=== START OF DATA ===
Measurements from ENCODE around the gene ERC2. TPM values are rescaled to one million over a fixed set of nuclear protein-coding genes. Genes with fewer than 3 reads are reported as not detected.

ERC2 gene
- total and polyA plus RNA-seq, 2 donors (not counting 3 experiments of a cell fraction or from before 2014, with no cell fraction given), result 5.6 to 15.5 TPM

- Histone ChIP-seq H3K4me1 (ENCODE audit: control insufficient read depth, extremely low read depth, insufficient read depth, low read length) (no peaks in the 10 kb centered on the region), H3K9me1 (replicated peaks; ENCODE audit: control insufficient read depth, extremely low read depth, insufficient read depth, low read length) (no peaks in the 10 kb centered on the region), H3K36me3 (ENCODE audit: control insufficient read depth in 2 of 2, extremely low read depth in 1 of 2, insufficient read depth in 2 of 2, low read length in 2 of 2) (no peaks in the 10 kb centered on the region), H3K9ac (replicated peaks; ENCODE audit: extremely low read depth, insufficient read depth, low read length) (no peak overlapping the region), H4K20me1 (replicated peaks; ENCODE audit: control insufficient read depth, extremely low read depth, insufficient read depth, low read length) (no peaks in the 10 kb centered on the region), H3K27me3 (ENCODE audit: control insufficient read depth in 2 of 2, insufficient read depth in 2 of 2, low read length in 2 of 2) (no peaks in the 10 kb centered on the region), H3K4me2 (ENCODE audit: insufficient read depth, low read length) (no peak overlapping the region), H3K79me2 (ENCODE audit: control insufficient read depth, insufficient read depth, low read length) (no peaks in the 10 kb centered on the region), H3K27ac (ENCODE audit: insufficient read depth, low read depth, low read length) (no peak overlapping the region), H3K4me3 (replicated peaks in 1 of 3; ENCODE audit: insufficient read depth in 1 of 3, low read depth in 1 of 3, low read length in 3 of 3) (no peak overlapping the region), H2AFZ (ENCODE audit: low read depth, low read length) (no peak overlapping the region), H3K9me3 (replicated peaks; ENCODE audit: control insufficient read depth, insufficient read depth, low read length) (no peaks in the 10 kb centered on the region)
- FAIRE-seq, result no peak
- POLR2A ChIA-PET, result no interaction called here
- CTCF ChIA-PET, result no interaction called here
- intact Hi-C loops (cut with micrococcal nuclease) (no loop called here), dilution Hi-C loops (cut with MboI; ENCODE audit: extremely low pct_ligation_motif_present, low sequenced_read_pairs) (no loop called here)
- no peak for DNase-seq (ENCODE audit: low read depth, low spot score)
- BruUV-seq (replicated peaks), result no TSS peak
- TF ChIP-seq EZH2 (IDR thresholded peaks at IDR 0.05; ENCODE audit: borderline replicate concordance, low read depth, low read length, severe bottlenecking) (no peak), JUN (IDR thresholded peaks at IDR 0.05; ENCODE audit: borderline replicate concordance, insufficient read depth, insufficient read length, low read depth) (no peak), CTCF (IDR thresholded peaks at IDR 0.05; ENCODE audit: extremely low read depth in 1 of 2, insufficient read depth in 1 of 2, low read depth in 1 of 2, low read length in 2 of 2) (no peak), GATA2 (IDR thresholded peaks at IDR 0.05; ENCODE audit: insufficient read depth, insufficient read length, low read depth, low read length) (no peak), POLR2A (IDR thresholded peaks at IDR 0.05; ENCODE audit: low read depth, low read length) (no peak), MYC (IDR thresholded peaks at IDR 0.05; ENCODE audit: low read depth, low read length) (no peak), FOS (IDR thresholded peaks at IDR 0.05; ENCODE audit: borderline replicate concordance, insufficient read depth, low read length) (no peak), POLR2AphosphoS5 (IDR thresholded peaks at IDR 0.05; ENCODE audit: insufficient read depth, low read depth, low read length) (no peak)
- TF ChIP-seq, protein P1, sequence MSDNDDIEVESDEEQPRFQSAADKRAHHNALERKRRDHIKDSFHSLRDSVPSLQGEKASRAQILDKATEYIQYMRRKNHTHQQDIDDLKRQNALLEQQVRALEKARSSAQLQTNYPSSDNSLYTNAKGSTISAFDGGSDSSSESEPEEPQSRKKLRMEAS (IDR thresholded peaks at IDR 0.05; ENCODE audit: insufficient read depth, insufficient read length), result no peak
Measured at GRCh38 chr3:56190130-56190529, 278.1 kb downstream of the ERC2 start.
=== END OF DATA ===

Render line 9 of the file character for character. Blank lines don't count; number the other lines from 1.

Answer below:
- no peak for DNase-seq (ENCODE audit: low read depth, low spot score)